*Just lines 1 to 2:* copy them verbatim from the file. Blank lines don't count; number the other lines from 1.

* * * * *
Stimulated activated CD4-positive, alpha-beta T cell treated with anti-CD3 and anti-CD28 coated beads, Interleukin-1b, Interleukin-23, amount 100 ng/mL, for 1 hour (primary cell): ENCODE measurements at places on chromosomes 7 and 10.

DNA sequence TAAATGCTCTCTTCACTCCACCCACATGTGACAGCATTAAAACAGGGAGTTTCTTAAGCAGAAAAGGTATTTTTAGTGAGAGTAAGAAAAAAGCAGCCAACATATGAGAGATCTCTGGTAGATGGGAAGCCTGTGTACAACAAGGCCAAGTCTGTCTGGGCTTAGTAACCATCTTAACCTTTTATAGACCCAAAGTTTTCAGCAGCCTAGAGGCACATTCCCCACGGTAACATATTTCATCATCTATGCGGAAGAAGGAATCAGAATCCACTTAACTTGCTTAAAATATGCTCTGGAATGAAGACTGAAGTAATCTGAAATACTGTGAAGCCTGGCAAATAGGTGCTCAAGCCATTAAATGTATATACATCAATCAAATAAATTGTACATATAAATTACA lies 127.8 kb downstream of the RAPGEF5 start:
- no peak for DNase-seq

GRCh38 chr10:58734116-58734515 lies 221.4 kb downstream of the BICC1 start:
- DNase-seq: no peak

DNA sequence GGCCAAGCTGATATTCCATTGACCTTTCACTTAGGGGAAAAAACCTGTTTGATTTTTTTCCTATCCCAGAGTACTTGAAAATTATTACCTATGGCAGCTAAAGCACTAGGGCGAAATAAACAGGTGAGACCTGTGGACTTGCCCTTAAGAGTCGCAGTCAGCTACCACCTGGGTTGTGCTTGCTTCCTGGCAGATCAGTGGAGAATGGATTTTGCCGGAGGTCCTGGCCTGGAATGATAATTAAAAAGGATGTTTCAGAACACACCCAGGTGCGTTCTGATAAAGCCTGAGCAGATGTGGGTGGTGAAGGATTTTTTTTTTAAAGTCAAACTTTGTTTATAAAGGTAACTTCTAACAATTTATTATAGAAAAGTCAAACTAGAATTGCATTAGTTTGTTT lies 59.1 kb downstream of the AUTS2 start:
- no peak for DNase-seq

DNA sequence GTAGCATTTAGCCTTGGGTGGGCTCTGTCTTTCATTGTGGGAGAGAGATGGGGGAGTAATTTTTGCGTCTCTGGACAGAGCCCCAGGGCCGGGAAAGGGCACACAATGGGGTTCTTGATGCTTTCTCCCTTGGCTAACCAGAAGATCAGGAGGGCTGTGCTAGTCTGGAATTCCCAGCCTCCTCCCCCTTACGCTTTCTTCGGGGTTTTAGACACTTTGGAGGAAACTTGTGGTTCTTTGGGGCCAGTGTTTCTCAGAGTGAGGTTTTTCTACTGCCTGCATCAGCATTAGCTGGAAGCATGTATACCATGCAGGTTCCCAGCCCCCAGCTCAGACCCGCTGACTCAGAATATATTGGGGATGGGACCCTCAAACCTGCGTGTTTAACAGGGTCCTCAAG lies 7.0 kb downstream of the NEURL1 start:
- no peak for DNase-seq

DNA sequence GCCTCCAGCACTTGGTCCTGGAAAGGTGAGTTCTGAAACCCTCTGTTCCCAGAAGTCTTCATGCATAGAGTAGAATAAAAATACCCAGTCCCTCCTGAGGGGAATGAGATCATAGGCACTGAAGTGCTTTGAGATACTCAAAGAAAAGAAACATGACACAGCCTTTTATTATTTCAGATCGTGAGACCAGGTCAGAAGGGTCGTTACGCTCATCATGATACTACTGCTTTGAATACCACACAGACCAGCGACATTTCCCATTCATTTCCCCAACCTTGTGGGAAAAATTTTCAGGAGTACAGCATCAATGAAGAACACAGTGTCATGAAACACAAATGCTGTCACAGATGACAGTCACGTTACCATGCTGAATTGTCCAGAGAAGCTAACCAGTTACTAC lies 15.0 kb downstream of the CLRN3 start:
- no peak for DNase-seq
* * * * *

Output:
Stimulated activated CD4-positive, alpha-beta T cell treated with anti-CD3 and anti-CD28 coated beads, Interleukin-1b, Interleukin-23, amount 100 ng/mL, for 1 hour (primary cell): ENCODE measurements at places on chromosomes 7 and 10.

DNA sequence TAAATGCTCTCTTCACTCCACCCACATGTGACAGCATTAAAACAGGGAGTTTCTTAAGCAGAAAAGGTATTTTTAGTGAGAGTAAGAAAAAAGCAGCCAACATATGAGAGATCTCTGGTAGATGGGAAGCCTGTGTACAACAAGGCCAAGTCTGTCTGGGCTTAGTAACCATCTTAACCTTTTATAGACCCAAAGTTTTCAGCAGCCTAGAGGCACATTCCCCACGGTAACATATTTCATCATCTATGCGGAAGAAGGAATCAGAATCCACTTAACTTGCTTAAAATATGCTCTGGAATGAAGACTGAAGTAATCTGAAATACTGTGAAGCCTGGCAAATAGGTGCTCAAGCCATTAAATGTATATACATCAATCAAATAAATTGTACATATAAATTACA lies 127.8 kb downstream of the RAPGEF5 start: